“Public Health England will be recommending calorie caps per serving of cake and companies must achieve this to prove they are taking their role in tackling obesity and type 2 diabetes seriously.”

Alison Tedstone, chief nutritionist at Public Health England, said: “We know some cakes and muffins contain more sugar and are sold in larger portions than others. That's why we want those making and selling cakes to look at where they can reduce sugar and address portion sizes. If every part of the food and drink industry worked to reduce sugar, we'd stand a better chance of helping families make healthier choices and consume less.”

Simon Capewell, Professor of Clinical Epidemiology at University of Liverpool says, "It beggars belief that so many snack cakes hide at least 12 tablespoons of sugar. That is three days recommended maximum for a child, and two days max for an adult. The food industry now needs to act rapidly to protect the health of its customers, or face justifiable criticism."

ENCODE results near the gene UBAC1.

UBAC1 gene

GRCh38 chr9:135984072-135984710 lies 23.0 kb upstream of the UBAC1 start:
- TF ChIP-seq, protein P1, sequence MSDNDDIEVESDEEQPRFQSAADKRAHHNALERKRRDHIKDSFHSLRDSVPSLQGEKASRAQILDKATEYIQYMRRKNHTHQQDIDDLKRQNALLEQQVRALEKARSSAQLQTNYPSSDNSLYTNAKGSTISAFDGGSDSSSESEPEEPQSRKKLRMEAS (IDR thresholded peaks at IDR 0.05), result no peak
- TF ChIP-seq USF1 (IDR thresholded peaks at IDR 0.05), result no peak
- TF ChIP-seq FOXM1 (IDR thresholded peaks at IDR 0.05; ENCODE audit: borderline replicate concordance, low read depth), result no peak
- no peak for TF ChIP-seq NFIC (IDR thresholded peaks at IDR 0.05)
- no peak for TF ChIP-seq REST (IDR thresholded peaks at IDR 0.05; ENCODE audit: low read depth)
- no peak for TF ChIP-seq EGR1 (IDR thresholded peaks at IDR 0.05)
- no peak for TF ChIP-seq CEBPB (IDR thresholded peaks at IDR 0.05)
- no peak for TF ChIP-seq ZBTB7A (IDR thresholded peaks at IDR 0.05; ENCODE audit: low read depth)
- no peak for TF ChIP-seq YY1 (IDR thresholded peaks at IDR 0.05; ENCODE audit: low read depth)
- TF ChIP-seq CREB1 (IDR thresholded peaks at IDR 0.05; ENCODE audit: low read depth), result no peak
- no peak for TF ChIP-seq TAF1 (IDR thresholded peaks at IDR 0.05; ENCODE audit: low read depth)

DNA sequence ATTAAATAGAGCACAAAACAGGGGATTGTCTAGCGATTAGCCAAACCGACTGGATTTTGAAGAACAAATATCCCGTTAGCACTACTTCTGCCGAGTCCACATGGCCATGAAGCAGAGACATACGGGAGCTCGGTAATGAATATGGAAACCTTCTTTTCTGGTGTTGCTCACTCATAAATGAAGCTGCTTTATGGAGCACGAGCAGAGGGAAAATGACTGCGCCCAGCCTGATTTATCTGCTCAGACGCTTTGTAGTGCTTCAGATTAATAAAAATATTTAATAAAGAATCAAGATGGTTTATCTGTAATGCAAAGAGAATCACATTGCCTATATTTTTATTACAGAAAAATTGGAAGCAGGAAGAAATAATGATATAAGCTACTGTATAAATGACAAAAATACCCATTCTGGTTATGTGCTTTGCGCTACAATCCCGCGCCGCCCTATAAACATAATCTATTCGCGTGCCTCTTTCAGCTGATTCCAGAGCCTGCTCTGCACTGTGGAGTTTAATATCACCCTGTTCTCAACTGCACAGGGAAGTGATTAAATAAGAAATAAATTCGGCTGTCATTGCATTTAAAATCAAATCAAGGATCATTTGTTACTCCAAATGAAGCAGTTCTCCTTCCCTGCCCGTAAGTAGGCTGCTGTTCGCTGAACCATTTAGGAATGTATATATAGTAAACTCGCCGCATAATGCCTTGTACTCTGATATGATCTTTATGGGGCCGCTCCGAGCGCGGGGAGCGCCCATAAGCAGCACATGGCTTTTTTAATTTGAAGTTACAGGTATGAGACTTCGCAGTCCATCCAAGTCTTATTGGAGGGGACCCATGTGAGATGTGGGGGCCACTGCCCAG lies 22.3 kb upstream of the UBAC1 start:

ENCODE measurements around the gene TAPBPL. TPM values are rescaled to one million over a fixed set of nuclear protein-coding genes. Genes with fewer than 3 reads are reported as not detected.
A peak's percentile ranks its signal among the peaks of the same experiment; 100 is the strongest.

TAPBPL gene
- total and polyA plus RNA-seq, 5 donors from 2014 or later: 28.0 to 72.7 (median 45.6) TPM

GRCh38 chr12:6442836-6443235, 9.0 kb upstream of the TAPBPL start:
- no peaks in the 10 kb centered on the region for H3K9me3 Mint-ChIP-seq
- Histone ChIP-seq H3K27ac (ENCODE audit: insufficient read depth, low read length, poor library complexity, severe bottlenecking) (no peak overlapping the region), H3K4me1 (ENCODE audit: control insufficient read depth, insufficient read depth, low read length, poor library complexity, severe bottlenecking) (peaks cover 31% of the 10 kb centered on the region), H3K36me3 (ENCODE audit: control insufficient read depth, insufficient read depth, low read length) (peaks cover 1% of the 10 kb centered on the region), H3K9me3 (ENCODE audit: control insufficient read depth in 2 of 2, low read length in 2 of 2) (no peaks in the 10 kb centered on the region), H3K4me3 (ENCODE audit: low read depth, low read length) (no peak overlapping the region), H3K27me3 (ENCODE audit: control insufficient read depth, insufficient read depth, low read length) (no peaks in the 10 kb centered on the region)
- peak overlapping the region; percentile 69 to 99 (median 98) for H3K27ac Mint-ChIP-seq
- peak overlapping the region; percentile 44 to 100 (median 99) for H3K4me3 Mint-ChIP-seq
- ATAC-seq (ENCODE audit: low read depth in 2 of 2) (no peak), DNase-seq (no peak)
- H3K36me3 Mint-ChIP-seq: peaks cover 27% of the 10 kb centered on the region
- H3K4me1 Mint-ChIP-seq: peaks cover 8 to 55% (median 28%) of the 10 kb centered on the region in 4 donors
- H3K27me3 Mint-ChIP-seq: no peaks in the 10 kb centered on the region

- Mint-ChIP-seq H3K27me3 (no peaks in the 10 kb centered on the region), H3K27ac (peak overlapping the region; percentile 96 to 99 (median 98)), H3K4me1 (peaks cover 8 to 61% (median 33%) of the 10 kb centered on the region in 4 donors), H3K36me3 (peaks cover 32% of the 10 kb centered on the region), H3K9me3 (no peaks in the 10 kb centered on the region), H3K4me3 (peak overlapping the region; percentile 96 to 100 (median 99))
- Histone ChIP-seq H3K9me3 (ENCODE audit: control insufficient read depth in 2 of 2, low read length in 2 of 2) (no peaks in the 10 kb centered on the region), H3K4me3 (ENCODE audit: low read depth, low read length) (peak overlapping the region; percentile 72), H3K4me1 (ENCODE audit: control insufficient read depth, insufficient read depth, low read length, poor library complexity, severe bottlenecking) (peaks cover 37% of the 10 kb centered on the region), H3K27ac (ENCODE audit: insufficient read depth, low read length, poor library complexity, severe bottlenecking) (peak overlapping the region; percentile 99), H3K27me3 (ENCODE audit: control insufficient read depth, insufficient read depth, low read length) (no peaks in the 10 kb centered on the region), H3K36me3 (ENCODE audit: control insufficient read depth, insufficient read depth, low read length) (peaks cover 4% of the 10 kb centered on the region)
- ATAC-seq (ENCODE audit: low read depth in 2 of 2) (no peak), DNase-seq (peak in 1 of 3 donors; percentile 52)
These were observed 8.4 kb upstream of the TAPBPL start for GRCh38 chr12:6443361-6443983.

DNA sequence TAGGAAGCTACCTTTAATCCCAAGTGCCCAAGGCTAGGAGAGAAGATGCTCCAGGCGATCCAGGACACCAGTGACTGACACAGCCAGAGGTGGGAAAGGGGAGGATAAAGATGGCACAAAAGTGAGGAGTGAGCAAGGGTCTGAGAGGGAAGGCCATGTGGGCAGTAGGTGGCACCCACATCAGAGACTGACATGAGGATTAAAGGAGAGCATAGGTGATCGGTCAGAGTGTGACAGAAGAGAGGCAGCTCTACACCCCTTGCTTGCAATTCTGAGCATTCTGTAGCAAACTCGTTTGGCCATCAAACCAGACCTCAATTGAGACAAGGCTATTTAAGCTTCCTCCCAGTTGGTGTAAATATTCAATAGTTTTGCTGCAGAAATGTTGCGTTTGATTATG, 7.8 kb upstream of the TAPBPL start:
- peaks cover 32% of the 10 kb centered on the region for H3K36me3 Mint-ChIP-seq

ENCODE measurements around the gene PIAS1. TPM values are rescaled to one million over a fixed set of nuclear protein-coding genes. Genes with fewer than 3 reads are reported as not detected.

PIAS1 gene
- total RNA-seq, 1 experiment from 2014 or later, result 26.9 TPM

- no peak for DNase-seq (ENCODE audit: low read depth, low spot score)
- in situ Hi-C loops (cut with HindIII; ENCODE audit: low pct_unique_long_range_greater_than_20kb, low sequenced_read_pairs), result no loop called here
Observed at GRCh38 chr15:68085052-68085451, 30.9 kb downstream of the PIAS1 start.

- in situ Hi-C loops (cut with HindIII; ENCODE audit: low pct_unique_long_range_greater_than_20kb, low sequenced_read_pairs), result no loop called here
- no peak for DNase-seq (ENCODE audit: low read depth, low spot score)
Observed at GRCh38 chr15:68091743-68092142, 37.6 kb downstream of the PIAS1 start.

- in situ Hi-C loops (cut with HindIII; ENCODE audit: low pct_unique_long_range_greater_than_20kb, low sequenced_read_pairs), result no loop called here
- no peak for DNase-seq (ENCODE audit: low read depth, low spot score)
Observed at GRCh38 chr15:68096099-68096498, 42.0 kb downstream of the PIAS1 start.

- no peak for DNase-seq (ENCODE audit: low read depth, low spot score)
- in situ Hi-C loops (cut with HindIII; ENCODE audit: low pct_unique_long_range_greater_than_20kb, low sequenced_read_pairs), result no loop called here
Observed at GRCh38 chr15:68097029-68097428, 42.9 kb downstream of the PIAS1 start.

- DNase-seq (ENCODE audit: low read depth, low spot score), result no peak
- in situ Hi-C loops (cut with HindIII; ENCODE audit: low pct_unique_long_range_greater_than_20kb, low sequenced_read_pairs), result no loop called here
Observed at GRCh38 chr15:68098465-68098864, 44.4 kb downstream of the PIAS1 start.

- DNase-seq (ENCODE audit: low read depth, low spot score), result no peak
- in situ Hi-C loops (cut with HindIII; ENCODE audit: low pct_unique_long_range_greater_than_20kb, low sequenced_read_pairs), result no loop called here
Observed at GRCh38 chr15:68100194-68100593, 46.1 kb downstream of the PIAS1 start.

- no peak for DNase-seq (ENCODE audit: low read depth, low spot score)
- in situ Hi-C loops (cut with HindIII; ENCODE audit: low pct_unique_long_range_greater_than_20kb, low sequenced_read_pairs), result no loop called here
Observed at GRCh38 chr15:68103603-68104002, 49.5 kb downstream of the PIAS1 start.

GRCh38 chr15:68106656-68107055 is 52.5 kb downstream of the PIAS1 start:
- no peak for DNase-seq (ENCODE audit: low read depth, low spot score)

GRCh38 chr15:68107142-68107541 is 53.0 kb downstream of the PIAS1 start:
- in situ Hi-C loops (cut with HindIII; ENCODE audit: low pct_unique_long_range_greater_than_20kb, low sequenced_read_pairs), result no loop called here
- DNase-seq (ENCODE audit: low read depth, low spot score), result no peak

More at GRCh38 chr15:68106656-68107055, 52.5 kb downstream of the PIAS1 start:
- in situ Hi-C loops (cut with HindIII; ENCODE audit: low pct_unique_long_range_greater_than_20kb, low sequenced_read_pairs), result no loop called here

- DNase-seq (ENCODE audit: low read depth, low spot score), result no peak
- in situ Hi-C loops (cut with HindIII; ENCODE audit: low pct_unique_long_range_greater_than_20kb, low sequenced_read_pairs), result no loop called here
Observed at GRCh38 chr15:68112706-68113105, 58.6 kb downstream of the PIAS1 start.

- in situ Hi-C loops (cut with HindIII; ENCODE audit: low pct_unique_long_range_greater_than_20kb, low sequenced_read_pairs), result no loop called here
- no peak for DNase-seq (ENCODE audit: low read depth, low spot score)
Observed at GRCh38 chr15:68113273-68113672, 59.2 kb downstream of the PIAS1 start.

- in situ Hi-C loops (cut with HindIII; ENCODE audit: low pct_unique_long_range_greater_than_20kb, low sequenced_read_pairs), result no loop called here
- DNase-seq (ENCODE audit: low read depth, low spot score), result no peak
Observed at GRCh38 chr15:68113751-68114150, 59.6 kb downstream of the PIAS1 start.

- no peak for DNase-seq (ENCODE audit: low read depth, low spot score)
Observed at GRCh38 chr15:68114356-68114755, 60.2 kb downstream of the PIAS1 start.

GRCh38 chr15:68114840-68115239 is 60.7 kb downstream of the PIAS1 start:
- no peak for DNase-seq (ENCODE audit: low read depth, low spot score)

Alex Holt, Health Equalities Group says, “Some of these cakes contain as many calories as an adult would eat for their evening meal, with three times the maximum daily allowance of sugar. All of this before considering what is eaten for the rest of the day.”
“We have a thriving coffee shop culture in the UK, and more and more they appear to be destinations for children and young people to meet with friends. Retailers need to take more responsibility for the nutritional value of foods they sell, reformulation and portion control are key to this. It should be easier for people to have an occasional slice of cake without overloading their bodies with sugar and calories.”

Chris Stirk, Weight Watchers UK General Manager commented: “We’re delighted to be listed as the number one best performer, based on calories and sugar content per serving, in the carrot cake category, evidence of our continued commitment to improving our licensed food range in line with consumer needs and health requirements. Unlike fad diets and quick fixes, Weight Watchers provides a flexible and balanced approach to leading a healthier lifestyle without giving up the things you love, and particularly at this time of year, people shouldn’t be discouraged from enjoying a treat or two. However, there’s no getting away from the obesity epidemic that is sweeping the nation with the disease taking over smoking as the leading cause of preventable death. All food manufacturers, cafes and restaurants have a responsibility to tackle the increasing health and obesity issues facing the UK and reducing sugar and portion sizes is one part of the puzzle and a step in the right direction.”